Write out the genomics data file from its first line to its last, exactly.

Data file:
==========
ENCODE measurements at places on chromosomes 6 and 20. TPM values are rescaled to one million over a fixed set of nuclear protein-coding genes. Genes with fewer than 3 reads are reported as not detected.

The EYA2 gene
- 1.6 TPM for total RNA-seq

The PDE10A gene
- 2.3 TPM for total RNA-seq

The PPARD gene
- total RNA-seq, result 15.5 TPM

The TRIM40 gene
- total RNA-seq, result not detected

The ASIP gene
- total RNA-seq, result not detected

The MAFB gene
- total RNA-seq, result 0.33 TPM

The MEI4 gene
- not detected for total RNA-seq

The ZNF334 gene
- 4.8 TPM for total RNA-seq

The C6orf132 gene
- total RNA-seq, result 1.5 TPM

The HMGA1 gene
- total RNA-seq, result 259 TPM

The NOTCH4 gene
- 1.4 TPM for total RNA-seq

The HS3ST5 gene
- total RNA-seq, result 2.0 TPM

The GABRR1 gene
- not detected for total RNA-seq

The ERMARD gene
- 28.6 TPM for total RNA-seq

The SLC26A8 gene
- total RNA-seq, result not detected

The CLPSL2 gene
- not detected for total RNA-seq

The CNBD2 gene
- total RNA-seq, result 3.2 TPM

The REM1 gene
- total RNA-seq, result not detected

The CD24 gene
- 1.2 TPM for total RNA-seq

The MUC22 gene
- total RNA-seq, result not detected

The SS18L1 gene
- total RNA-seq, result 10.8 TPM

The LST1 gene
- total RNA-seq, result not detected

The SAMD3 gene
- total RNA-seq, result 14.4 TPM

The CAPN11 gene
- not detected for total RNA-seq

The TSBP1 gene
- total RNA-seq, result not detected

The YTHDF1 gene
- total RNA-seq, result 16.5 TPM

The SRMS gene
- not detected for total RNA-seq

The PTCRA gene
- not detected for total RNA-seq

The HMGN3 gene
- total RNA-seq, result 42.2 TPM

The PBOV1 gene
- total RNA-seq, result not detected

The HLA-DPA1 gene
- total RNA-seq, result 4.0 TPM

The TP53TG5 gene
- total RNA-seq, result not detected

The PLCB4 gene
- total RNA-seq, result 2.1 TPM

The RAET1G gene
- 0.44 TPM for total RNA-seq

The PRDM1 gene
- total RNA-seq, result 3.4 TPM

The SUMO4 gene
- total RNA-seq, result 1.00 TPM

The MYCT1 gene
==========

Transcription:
ENCODE measurements at places on chromosomes 6 and 20. TPM values are rescaled to one million over a fixed set of nuclear protein-coding genes. Genes with fewer than 3 reads are reported as not detected.

The EYA2 gene
- 1.6 TPM for total RNA-seq

The PDE10A gene
- 2.3 TPM for total RNA-seq

The PPARD gene
- total RNA-seq, result 15.5 TPM

The TRIM40 gene
- total RNA-seq, result not detected

The ASIP gene
- total RNA-seq, result not detected

The MAFB gene
- total RNA-seq, result 0.33 TPM

The MEI4 gene
- not detected for total RNA-seq

The ZNF334 gene
- 4.8 TPM for total RNA-seq

The C6orf132 gene
- total RNA-seq, result 1.5 TPM

The HMGA1 gene
- total RNA-seq, result 259 TPM

The NOTCH4 gene
- 1.4 TPM for total RNA-seq

The HS3ST5 gene
- total RNA-seq, result 2.0 TPM

The GABRR1 gene
- not detected for total RNA-seq

The ERMARD gene
- 28.6 TPM for total RNA-seq

The SLC26A8 gene
- total RNA-seq, result not detected

The CLPSL2 gene
- not detected for total RNA-seq

The CNBD2 gene
- total RNA-seq, result 3.2 TPM

The REM1 gene
- total RNA-seq, result not detected

The CD24 gene
- 1.2 TPM for total RNA-seq

The MUC22 gene
- total RNA-seq, result not detected

The SS18L1 gene
- total RNA-seq, result 10.8 TPM

The LST1 gene
- total RNA-seq, result not detected

The SAMD3 gene
- total RNA-seq, result 14.4 TPM

The CAPN11 gene
- not detected for total RNA-seq

The TSBP1 gene
- total RNA-seq, result not detected

The YTHDF1 gene
- total RNA-seq, result 16.5 TPM

The SRMS gene
- not detected for total RNA-seq

The PTCRA gene
- not detected for total RNA-seq

The HMGN3 gene
- total RNA-seq, result 42.2 TPM

The PBOV1 gene
- total RNA-seq, result not detected

The HLA-DPA1 gene
- total RNA-seq, result 4.0 TPM

The TP53TG5 gene
- total RNA-seq, result not detected

The PLCB4 gene
- total RNA-seq, result 2.1 TPM

The RAET1G gene
- 0.44 TPM for total RNA-seq

The PRDM1 gene
- total RNA-seq, result 3.4 TPM

The SUMO4 gene
- total RNA-seq, result 1.00 TPM

The MYCT1 gene